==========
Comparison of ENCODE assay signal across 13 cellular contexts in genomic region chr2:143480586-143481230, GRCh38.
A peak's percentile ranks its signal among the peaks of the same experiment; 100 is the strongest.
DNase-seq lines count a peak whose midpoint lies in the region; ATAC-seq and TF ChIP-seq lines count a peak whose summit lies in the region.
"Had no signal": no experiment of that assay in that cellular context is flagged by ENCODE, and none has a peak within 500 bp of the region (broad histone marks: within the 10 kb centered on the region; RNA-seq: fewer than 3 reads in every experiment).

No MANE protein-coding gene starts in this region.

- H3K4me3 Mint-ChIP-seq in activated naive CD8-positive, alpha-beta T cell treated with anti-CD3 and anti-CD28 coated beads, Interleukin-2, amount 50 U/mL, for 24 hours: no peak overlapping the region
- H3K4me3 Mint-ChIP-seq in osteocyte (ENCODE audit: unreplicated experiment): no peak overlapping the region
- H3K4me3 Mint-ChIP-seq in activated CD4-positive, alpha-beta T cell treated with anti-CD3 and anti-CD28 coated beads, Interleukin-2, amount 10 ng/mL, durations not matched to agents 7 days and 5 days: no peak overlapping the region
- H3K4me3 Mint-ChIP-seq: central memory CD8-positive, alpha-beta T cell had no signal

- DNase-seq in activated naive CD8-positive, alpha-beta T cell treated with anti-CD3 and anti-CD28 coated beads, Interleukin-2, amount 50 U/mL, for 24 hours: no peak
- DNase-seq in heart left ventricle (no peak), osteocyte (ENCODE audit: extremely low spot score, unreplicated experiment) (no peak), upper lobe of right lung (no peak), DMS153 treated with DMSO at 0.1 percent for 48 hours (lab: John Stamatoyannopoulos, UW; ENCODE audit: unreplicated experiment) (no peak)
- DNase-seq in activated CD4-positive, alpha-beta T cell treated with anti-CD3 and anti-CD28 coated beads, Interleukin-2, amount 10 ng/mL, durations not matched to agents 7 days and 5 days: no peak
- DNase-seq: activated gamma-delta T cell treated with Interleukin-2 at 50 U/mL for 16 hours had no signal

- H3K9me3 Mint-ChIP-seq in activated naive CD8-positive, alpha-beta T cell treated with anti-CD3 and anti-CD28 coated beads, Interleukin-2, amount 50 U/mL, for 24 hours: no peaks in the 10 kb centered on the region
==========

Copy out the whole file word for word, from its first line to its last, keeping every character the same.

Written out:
Comparison of ENCODE assay signal across 13 cellular contexts in genomic region chr2:143480586-143481230, GRCh38.
A peak's percentile ranks its signal among the peaks of the same experiment; 100 is the strongest.
DNase-seq lines count a peak whose midpoint lies in the region; ATAC-seq and TF ChIP-seq lines count a peak whose summit lies in the region.
"Had no signal": no experiment of that assay in that cellular context is flagged by ENCODE, and none has a peak within 500 bp of the region (broad histone marks: within the 10 kb centered on the region; RNA-seq: fewer than 3 reads in every experiment).

No MANE protein-coding gene starts in this region.

- H3K4me3 Mint-ChIP-seq in activated naive CD8-positive, alpha-beta T cell treated with anti-CD3 and anti-CD28 coated beads, Interleukin-2, amount 50 U/mL, for 24 hours: no peak overlapping the region
- H3K4me3 Mint-ChIP-seq in osteocyte (ENCODE audit: unreplicated experiment): no peak overlapping the region
- H3K4me3 Mint-ChIP-seq in activated CD4-positive, alpha-beta T cell treated with anti-CD3 and anti-CD28 coated beads, Interleukin-2, amount 10 ng/mL, durations not matched to agents 7 days and 5 days: no peak overlapping the region
- H3K4me3 Mint-ChIP-seq: central memory CD8-positive, alpha-beta T cell had no signal

- DNase-seq in activated naive CD8-positive, alpha-beta T cell treated with anti-CD3 and anti-CD28 coated beads, Interleukin-2, amount 50 U/mL, for 24 hours: no peak
- DNase-seq in heart left ventricle (no peak), osteocyte (ENCODE audit: extremely low spot score, unreplicated experiment) (no peak), upper lobe of right lung (no peak), DMS153 treated with DMSO at 0.1 percent for 48 hours (lab: John Stamatoyannopoulos, UW; ENCODE audit: unreplicated experiment) (no peak)
- DNase-seq in activated CD4-positive, alpha-beta T cell treated with anti-CD3 and anti-CD28 coated beads, Interleukin-2, amount 10 ng/mL, durations not matched to agents 7 days and 5 days: no peak
- DNase-seq: activated gamma-delta T cell treated with Interleukin-2 at 50 U/mL for 16 hours had no signal

- H3K9me3 Mint-ChIP-seq in activated naive CD8-positive, alpha-beta T cell treated with anti-CD3 and anti-CD28 coated beads, Interleukin-2, amount 50 U/mL, for 24 hours: no peaks in the 10 kb centered on the region